I wonder what is its function and if it can be the genetic material for a living organism. If not, why?


2 Answers 2


Yes, double-stranded, helical RNA exists. It can occur naturally, a famous example would be Rotavirus, as well as synthetically in the lab.

Please note, however, that viruses strictly speaking do not qualify as a living organism.


RNA double helix structure identified using synchrotron - McGill University

Double-stranded RNA viruses - Wikipedia

Rotavirus - Wikipedia

  • $\begingroup$ dsRNA can also occur in mitochondria, since they have circular genomes, both strands of which get transcribed. This can cause problems if the mitochondrial dsRNAs accumulate and leak out into the cytoplasm, since dsRNA is highly immunogenic: nature.com/articles/s41586-018-0363-0 $\endgroup$
    – timeskull
    Jun 22, 2021 at 17:05
  • $\begingroup$ Single-stranded RNA (like DNA) can also fold back on itself, creating base-paired helical regions, as in tRNA. It is thought plausible that originally RNA served as both the genetic material and as the structural material before DNA and proteins came about. $\endgroup$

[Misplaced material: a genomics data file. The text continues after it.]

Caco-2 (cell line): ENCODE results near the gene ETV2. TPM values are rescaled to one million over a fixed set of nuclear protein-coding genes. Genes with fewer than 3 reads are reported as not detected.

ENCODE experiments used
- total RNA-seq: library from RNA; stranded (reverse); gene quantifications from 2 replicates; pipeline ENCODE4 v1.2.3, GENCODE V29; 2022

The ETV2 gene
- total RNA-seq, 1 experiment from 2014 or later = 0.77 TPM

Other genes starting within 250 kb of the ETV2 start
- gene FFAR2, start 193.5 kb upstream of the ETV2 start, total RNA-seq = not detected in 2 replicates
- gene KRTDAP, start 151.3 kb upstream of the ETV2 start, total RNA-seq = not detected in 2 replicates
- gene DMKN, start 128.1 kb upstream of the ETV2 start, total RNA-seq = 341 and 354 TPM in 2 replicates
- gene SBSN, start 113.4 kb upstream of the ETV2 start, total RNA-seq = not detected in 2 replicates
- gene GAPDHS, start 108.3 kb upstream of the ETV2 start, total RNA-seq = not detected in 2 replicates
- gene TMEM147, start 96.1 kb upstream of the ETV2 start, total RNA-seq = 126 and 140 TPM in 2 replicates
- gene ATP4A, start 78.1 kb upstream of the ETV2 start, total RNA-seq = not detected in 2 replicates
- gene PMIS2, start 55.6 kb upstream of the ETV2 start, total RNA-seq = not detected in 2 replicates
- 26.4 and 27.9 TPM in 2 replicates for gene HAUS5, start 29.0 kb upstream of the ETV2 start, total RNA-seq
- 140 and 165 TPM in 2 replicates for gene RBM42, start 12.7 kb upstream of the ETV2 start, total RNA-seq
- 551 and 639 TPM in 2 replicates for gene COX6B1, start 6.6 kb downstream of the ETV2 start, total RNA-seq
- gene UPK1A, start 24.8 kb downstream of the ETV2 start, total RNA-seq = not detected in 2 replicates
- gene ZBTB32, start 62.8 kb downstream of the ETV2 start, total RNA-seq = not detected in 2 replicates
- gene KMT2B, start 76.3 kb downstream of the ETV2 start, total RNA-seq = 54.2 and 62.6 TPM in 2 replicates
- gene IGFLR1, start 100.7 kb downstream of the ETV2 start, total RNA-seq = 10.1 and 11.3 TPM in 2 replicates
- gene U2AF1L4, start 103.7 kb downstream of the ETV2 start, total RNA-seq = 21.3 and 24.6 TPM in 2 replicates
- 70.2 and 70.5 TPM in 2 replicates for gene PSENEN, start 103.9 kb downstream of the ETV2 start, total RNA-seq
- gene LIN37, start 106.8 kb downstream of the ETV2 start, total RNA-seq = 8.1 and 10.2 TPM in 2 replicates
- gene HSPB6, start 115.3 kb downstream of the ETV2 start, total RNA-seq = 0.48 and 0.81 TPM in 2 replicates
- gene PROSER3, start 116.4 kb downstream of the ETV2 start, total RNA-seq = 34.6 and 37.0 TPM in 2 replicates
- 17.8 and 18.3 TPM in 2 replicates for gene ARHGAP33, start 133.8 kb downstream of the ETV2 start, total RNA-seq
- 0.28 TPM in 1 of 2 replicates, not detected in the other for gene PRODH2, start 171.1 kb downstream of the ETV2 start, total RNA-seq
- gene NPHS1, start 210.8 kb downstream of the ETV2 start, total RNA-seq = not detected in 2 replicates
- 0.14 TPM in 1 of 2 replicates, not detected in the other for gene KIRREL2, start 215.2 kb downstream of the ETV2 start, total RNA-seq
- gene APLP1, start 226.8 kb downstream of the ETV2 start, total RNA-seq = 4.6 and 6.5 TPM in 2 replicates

– Armand
    Jun 22, 2021 at 17:07

As the OP asked for double-helices and did not mention dsRNA, I would like to point out a tool developed by my close colleagues, that predicts secondary structures of RNAs from sequence.


Here, base-paired regions are assumed to be in helical conformation.

You will see that most RNA sequences have some theoretical potential for auto-base-pairing with small, albeit temporary, helices.

Further, you asked about function of helical RNAs, which I more generally interpret as "structured" RNAs: Important terms or examples that you can further research are: 1."Rybozymes", which are RNAs with enzymatic functions; "Aptamers", which are RNAs found or created by SELEX that can bind biomolecules and even inorganic compounds with high specificity; 3. RNAs that have important functions in "RNA-protein complexes" as found in the ribosome, splicosome, telomerases, nucleases, RNPs and more..


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